Addiction and alcoholism are painful brain diseases that ravage the mind, body and soul of a human being. The "Teen Mom OG" stars Catelynn Lowell and Tyler Baltierra know the power of that insanity through their mother and father. April was an alcoholic, and Butch was dependent on crack cocaine. Turbulent lifestyles were normal, and the constant moving, using and abusing plagued this couple throughout their adolescence. Prison sentences, erratic mood swings, bottles of liquor and crack pipes were typical worries that these star-crossed lovers battled. The year 2009 birthed a bittersweet gift in the form of a baby. Lowell was pregnant with her first child, and Baltierra assured her that adoption was the best route.

Their daughter, Carly, was born that May. She left the hospital in the arms of her adoptive parents Brandon and Teresa Davis. Seven years later, Lowell and Baltierra own an expensive home, have written a best-selling novel and raise their second child Nova. The scars of their past have not healed, and they continue to pick at those scabs.

The aftermath of adoption

Lowell and Baltierra are candid about their love of marijuana. The married twosome smoke the substance because it provides relief from worldly pressures. The sixth season of "Teen Mom OG" films Lowell driving while high with her mom, April, in the passenger seat. Both women were excited about the arrival of Lowell's $3,000 mini-pig Pickle. Unfortunately, the next morning produced a gut-wrenching scene with Lowell in tears over her struggles with anxiety and depression.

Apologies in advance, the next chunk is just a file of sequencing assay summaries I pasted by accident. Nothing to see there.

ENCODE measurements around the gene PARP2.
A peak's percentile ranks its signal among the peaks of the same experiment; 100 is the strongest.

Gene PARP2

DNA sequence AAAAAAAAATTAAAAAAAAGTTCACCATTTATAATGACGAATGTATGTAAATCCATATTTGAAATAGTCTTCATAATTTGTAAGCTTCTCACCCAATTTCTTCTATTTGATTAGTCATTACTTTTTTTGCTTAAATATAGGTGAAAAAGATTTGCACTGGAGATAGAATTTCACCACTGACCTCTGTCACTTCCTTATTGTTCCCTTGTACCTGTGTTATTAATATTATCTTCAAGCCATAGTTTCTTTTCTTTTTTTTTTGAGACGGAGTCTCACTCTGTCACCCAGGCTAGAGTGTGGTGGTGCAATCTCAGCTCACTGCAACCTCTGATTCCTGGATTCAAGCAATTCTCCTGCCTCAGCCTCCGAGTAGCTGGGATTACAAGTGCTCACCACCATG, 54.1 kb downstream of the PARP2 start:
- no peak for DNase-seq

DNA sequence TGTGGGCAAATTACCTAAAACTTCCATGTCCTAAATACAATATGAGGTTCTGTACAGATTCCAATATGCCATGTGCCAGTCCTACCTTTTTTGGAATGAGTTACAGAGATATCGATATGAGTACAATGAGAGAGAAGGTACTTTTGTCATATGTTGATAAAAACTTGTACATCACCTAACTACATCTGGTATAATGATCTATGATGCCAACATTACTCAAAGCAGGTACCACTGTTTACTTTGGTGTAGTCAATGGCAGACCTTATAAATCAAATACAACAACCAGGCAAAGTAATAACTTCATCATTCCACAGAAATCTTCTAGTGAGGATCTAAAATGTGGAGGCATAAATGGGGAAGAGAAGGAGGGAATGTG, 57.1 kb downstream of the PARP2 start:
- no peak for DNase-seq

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She booked a flight to an Arizona treatment center to receive the help she needed and deserved. Her affair with weed began when she was in her early teens, and she could not sever the relationship.

Addiction is a familial disease

One week after Carly's debut, Lowell and Baltierra were arrested by cops for possession. They pleaded guilty, paid a fine and were freed from legality. Baltierra's dad, Butch, settled his own dues with the law, and after his release in 2015, he stayed with his son and daughter-in-law. The recovering addict recently celebrated his first year of sobriety, and he appears happier and healthier. Hopefully, Lowell and Baltierra can follow in those footsteps. They have another toddler now, and she is worthy of the upbringing Lowell and Baltierra never experienced.